This site uses affiliate links as a means of monetization.
The Superdesk website says that the company is “more interested in saving journalists from being used as robots than we are in the fantasy of robots becoming journalists.” That’s a bold goal given the demands placed on journalists, news agencies and media organizations in the current environment.
But Sourcefabric, the team behind Superdesk, are very close to making this happen with their headless CMS and news management system that purports to be a creation, production, curation, distribution and publishing platform built for journalists by journalists.
Will they make it? Read on to find out.
The Personal Tab
Confidentiality and private space management are essential for journalists. With a modular system like this, Superdesk knew that they had to provide this functionality to users and it’s the first thing that stood out to me.
The Personal Tab on the homepage allows journalists to store private audio, image, video, composites and text files, that are kept completely separate from any search function and the other “desks”. This desk element of Superdesk’s CMS is a key part of the product.
In a physical news organisation, journalists and other content creators work in specific areas of the newsroom. Sourcefabric have tried to recreate this collaborative nexus in a digital environment with the “desks” function, which allows for easy jumping between a sports desk, a politics desk, a features desk, etc.
If a story intersects between sports and politics, different news writers can collaborate in the same newsroom, regardless of their physical location; whether they’re in just across the hall or an ocean away. Using these desks, journalists can manage and control their work practice according to the needs of the story.
An editor can also use the Superdesk Search function to capture a wide range of stories with a detailed, exhaustive query system that allows you to narrow in on as many specific stories as you need. Using this function, users can then reuse these stories. Essentially users can search stories and then repurpose them in production
You can filter the search terms under a number of different criteria and clicking on each result brings up a well laid out tab with the full story easily visible.
The first page you’re greeted with is the Workspace page, which is the area from which all other parts of the site are accessed. The design immediately strikes you as being clean, fuss-free, and easy on the eye for the most part – albeit a little monotone at times.
From this page, you can easily click into most of what you need – even if the Publishing and Setting pages are hidden behind a blind tab. Once you get to grips with the system, the home page becomes a nexus of information. You can access other workspaces, track stories and easily access your personal tabs, but getting to grips with that system is the thing. It’s easy to use once you know how, but getting to that point is the issue.
In my opinion, the Dashboard area of the platform could be improved with some tips for using the various tools or even just a visible help section to ease the user into the system. The detail of the Superdesk system means that busy journalists will need a little hand-holding initially, especially because the page is so cleanly laid out. Once you know what the Personal Tab does and how the Monitoring system works it’ll become second nature, but getting to that stage without a walkthrough takes a bit of time.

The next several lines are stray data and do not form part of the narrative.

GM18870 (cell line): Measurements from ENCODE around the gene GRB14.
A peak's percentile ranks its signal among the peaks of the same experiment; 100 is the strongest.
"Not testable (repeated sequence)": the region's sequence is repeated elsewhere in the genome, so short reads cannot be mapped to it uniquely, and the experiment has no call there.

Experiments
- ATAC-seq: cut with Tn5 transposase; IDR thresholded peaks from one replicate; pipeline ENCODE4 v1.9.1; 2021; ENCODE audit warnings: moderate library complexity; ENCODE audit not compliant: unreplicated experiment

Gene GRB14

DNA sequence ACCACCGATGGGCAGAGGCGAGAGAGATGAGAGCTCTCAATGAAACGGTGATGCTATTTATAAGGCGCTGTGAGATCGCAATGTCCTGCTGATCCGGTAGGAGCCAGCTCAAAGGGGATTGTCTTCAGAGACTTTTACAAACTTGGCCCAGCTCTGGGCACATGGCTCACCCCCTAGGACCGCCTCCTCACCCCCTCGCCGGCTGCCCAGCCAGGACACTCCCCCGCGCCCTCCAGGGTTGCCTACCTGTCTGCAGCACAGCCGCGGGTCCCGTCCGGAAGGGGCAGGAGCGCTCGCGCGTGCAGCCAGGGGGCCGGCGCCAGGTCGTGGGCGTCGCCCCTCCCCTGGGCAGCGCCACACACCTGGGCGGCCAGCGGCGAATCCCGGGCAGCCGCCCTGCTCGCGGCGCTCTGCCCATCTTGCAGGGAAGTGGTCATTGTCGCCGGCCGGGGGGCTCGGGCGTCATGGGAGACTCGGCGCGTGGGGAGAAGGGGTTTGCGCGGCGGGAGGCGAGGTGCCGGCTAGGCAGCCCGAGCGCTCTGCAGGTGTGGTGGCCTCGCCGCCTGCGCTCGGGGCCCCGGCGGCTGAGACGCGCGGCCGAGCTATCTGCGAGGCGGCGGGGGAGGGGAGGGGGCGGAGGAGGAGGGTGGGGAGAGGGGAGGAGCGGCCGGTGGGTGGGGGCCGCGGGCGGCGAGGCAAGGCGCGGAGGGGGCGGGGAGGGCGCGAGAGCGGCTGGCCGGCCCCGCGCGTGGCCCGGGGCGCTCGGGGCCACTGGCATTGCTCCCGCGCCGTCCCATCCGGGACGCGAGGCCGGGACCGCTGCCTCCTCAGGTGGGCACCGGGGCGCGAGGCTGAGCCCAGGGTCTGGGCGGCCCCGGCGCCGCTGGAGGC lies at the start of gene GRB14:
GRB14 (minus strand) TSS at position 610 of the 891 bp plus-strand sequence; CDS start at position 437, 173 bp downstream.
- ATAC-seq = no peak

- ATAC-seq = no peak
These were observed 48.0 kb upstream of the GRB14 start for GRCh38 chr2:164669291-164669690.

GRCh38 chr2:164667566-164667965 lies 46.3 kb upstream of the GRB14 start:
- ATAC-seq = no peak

The Monitoring tab is where Superdesk really flexes its muscles from a journalist workspace perspective.
In this tab, you can track stories and topics, and edit stories and other assignments right next to the items that you’re tracking. You can write copy, assign urgency, and add other important metadata right next to the content as it tracks.
In addition, there is a type of Newsroom Automation that allows journalists to create templates to speed up reports or stories that have similar content week to week, which is a great idea in practice but I found it a bit difficult to work out. The learning curve on the CMS seems to be a little steep and that might make initial uptake quite time-consuming, especially when it comes to creating content on the platform.
My one criticism of the Superdesk interface is the colour scheme of the Dashboard area and the effect this has on user experience. With the current colour scheme, it’s difficult to determine one area of the page from the other. While everything is perfectly clean, precise, and excellently put together from a layout perspective, the default colour scheme is a little off-putting when engaging on a certain desk or story.
That colour issue becomes especially prominent in the Monitoring part of the Dashboard, which makes it difficult to keep track of what stories you have and have not interacted with. As I stated earlier, the lack of support available was also an issue for me and this impaired my use of certain sections, such as Monitoring and Content Production.